Around the world, people are being asked to shelter-in-place and practice social distancing to help slow the spread of COVID-19. Fitbit wanted to understand how mobility in major cities has changed as more mandates are put in place. Because habitual activities like commuting, shopping, exercising, and day-to-day lifestyle activities rack up steps, we used anonymous, aggregated steps data gathered from Fitbit devices as the metric for quantifying changes in mobility.
Based on this data, we found that as cities issued state of emergency declarations, and again as shelter-in-place was ordered, mobility had a sharp decline, suggesting that Fitbit users generally responded to these policies quickly.
Who Has Been Impacted Most by Stay-At-Home Policies?
There have been reports of young people not taking social distancing seriously, but is it true overall? We looked at how social distancing and stay-at-home mandates affected our users. To do that, our data scientists developed the Change in Mobility Index to measure how daily steps of users in a particular location and age group compared to the expected step count from the same group, based on data from the same time last year.
Our data shows that in major cities in the US and around the world, stay-at-home orders had the greatest impact on activity for users aged 18 to 29, with their steps down between 16 percent to 23 percent. In contrast, users 65 and over saw the lowest impact on their mobility, down approximately four percent to 10 percent. We suspect this drop in activity for younger users is likely due to them having higher activity levels before social distancing.
But timing is also important; in 88 percent of US cities, users aged 18 to 29 reduced their activity at least one day before other age groups. For example, in San Francisco, we saw a steep decline on March 14 for the younger age group, two days ahead of the City’s shelter-in-place announcement. Beyond that, all other age groups changed their behavior at the same time as policies were introduced in the cities that we studied.
SF versus NYC: How These Cities Have Reacted to Shelter-In-Place Orders
San Francisco issued its shelter-in-place order on March 16. However, you can see mobility start to drop earlier—around the time that many large companies around the Bay Area began asking their employees to work from home, resulting in less movement because of fewer people commuting.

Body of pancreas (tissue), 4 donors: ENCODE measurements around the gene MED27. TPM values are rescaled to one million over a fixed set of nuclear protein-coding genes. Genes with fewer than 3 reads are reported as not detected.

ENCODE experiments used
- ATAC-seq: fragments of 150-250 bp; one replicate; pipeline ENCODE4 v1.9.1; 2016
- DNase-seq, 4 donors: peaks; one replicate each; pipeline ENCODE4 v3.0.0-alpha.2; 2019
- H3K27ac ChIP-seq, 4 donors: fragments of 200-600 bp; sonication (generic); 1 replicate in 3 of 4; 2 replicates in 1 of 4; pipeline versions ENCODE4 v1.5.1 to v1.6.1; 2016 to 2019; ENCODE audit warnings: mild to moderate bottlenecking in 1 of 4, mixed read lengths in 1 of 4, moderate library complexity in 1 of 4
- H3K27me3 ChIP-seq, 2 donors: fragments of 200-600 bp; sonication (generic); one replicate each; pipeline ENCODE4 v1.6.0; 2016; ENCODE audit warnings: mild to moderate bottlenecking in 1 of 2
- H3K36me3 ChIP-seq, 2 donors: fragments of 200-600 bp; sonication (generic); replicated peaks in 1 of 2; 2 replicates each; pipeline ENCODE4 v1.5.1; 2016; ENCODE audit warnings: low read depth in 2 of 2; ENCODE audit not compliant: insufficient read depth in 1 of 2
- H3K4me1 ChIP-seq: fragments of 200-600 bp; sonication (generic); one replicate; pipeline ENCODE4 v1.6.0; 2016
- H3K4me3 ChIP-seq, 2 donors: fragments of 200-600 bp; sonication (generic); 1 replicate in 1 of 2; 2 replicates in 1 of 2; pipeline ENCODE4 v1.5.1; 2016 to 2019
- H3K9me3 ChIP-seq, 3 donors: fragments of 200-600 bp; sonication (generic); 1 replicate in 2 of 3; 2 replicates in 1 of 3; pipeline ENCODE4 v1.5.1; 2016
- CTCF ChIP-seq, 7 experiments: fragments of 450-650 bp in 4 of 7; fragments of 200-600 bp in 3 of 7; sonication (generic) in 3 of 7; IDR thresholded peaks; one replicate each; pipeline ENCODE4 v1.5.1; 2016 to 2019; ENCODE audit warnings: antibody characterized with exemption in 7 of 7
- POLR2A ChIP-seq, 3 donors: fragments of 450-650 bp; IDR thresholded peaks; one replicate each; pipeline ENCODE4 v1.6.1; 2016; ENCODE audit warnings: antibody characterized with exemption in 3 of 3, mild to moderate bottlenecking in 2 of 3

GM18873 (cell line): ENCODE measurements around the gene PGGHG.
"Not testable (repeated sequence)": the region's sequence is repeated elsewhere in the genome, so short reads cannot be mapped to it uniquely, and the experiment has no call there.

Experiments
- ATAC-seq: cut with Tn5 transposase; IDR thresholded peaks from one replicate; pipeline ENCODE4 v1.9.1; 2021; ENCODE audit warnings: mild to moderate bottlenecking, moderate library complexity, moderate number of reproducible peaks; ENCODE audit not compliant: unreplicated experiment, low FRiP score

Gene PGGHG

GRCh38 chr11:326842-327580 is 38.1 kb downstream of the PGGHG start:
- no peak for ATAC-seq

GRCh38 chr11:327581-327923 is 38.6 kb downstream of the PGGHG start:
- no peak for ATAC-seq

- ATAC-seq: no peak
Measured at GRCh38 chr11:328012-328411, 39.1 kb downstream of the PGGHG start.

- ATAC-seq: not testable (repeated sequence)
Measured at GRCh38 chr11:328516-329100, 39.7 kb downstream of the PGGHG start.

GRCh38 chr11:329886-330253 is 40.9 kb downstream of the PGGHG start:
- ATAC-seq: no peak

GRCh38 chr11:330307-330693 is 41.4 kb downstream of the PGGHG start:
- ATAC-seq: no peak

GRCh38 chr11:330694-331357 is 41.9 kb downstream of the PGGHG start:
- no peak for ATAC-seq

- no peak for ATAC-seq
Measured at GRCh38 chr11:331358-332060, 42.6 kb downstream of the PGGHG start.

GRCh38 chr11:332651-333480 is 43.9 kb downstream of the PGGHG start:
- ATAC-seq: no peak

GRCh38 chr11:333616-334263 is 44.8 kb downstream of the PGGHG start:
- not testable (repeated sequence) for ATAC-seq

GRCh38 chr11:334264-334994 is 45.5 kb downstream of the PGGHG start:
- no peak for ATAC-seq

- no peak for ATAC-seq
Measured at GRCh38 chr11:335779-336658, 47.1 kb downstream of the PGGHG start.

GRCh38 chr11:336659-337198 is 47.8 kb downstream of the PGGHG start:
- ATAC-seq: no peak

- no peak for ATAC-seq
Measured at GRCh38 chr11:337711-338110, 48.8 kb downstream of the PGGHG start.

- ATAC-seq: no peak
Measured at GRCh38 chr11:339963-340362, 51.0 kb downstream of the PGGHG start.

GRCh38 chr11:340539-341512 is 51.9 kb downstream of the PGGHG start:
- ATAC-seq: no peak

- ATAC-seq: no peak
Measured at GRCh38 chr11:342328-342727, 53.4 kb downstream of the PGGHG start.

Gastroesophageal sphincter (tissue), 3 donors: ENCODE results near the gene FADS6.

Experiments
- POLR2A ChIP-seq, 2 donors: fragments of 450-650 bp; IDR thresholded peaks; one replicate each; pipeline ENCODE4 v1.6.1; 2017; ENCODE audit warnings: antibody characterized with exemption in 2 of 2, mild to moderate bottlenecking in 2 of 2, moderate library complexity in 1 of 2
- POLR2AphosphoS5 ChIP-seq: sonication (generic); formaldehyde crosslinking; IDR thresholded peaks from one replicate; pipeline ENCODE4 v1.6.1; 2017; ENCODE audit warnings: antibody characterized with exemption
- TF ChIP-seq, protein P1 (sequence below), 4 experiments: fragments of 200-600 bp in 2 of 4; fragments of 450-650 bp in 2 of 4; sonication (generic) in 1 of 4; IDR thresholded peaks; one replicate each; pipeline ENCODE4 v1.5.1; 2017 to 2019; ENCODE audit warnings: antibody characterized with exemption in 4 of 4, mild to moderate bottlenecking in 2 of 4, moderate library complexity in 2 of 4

Looking at New York City, the chart below shows activity levels starting to decline in early March, even prior to any policy announcements, but in line with the timing of school closings. After the stay-at-home mandate, however, activity levels saw a much sharper decline than in San Francisco. We believe this may be due to the fact that New York has the densest population in the country, with 28,000 residents per square mile versus San Francisco, the next densest city which has 17,000, making it harder to stay active while practicing social distancing.
A Look At Mobility Around the World
The animations below show the impact on mobility in major cities around the world. As you move from one week to the next, the data shows that the populations of cities that implemented shelter-in-place policies started taking fewer steps on average than they normally would during this time period. You can see this as cities move from the top to the bottom left corner of the chart.
In the US-only chart on the left, we can see that cities such as Omaha, Minneapolis, Cincinnati, Denver, and Atlanta did not change behavior as drastically in the week ending March 29 as other cities, despite all but Atlanta having stay-at-home orders in place.
In addition, the graph below underscores how strict policies dramatically reduced mobility in cities like Madrid, Milan, and Paris. While other cities with stay-at-home orders like London and Dublin saw less of a reaction.
Overall, it’s encouraging to see that many people around the world are doing their part to help slow the spread of COVID-19—and that social distancing and stay-at-home mandates are being taken seriously by Fitbit users of all ages.
This information is for educational purposes only and is not intended as a substitute for medical diagnosis or treatment. You should not use this information to diagnose or treat a health problem or condition. Always check with your doctor before changing your diet, altering your sleep habits, taking supplements, or starting a new fitness routine.